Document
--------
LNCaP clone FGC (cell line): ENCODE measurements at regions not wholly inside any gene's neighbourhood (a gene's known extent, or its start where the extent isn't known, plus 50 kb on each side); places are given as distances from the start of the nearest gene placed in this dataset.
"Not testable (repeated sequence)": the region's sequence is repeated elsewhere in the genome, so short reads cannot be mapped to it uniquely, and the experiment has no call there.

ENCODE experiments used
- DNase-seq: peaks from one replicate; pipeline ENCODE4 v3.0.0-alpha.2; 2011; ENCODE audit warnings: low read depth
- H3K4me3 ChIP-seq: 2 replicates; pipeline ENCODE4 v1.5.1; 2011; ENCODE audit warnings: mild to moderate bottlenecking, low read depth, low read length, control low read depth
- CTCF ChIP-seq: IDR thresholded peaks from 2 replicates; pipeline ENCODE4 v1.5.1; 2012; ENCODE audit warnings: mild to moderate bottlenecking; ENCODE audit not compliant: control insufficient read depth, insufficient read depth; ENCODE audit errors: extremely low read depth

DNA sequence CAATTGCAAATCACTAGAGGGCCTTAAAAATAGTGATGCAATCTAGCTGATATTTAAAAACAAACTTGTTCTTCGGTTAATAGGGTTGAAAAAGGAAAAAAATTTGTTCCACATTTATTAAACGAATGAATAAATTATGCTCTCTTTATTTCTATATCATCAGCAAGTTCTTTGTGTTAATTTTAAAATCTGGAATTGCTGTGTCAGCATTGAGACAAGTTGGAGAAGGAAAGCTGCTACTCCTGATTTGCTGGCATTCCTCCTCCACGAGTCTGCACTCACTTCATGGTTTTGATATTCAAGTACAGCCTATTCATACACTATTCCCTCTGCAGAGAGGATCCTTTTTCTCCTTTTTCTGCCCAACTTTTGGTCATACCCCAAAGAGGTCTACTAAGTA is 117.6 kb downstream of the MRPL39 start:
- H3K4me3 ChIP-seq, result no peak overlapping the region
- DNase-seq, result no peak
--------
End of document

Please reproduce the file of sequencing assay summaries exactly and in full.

LNCaP clone FGC (cell line): ENCODE measurements at regions not wholly inside any gene's neighbourhood (a gene's known extent, or its start where the extent isn't known, plus 50 kb on each side); places are given as distances from the start of the nearest gene placed in this dataset.
"Not testable (repeated sequence)": the region's sequence is repeated elsewhere in the genome, so short reads cannot be mapped to it uniquely, and the experiment has no call there.

ENCODE experiments used
- DNase-seq: peaks from one replicate; pipeline ENCODE4 v3.0.0-alpha.2; 2011; ENCODE audit warnings: low read depth
- H3K4me3 ChIP-seq: 2 replicates; pipeline ENCODE4 v1.5.1; 2011; ENCODE audit warnings: mild to moderate bottlenecking, low read depth, low read length, control low read depth
- CTCF ChIP-seq: IDR thresholded peaks from 2 replicates; pipeline ENCODE4 v1.5.1; 2012; ENCODE audit warnings: mild to moderate bottlenecking; ENCODE audit not compliant: control insufficient read depth, insufficient read depth; ENCODE audit errors: extremely low read depth

DNA sequence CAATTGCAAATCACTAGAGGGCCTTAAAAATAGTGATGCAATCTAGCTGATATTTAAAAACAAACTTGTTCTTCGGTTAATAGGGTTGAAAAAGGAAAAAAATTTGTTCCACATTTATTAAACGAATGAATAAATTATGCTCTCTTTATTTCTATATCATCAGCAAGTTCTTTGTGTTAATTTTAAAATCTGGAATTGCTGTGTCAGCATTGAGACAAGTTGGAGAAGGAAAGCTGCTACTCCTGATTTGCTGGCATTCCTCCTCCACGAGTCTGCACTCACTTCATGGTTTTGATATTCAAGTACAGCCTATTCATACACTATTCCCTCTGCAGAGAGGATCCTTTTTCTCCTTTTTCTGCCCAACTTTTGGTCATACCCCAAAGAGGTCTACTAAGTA is 117.6 kb downstream of the MRPL39 start:
- H3K4me3 ChIP-seq, result no peak overlapping the region
- DNase-seq, result no peak